Eric Fair writes: In March 2004, at Forward Operating Base St. Mere outside Falluja, Iraq, I was walking home from work. Ferdinand Ibabao, my close friend and fellow contractor, was walking with me. It had been a long day of interrogations, so we were looking forward to checking emails, and hearing about what our families were up to back home.
As we walked through a large open field on the base, the distinct sound of incoming mortar rounds interrupted our conversation. We’d been talking about finding new contracting jobs in Iraq. Conducting interrogations at places like Abu Ghraib and Falluja was beginning to take a toll. We both agreed it was time to move on to something less complicated, something that didn’t force us to set aside our humanity in order to go to work.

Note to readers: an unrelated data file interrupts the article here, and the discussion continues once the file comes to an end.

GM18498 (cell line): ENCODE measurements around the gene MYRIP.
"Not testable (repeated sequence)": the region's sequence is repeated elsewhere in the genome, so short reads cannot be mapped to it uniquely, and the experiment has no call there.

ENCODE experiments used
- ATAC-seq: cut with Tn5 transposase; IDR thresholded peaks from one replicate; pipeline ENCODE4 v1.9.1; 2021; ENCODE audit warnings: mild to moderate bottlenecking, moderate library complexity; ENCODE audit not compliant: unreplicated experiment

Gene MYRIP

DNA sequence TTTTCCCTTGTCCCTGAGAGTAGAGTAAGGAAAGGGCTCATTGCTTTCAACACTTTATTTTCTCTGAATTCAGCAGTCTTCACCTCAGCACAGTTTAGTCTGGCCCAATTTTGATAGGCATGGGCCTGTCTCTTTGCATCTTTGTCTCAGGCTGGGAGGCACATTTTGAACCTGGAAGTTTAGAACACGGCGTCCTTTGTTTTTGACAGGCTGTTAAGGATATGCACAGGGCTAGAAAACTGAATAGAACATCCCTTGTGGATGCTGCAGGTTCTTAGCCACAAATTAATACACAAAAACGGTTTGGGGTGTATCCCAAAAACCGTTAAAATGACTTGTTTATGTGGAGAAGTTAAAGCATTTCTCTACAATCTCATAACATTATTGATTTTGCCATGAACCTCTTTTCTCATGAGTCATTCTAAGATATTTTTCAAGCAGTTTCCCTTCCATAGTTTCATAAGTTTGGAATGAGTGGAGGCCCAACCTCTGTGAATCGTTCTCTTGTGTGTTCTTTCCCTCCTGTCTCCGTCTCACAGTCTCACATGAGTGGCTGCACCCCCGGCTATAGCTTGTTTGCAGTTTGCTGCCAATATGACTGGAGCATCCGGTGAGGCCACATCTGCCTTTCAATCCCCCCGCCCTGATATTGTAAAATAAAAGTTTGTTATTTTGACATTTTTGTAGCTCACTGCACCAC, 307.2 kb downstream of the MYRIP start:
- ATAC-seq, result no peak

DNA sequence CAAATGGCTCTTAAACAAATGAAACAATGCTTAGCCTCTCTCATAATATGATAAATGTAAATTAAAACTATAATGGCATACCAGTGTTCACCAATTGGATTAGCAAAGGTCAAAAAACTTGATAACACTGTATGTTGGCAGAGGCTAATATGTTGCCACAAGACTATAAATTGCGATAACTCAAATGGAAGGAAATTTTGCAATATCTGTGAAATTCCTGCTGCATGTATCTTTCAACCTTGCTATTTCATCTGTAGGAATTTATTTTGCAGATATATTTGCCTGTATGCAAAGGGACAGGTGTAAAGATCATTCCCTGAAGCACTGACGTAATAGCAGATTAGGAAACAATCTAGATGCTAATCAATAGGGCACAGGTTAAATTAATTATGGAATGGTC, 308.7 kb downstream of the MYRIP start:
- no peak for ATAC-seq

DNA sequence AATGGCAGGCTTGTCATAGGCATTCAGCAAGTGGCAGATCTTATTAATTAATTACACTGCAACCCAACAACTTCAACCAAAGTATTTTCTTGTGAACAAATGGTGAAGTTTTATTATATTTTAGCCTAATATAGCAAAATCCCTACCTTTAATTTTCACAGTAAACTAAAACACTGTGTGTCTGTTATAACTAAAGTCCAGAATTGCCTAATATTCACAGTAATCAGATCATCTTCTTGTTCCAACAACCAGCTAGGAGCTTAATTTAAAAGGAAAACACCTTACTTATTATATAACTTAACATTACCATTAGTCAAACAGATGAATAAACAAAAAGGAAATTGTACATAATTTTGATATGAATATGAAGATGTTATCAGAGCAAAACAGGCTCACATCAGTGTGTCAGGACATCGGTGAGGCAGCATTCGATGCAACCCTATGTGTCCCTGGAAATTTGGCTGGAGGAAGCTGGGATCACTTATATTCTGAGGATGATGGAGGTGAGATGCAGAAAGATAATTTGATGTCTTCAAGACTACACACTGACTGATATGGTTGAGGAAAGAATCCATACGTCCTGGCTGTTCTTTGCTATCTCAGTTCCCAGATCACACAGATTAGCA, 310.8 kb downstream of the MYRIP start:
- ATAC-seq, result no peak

As the mortars detonated nearby, Ferdinand, always one to joke, ran around like a baseball player trying to catch a pop fly shouting “I got it, I got it!” He said it would be a mercy killing.
I found myself thinking about Ferdinand and his dark humor after Ted Cruz and Donald J. Trump unapologetically endorsed the use of waterboarding at a Republican debate early last month. “I’d bring back waterboarding,” Mr. Trump said, “and I’d bring back a hell of a lot worse than waterboarding.”
I don’t know what drives a man to say such things. I just know that when they do, men like Ferdinand and me will be forced to shoulder the consequences.
In my role as a civilian contractor for the Department of Defense, I spent the first three months of 2004 torturing Iraqi prisoners. At the time, we were calling it enhanced interrogation, but that’s a phrase I don’t use anymore. Stress positions, slaps to the face and sleep deprivation were an outrage to the personal dignity of Iraqi prisoners. We humiliated and degraded them, and ourselves. [Continue reading…]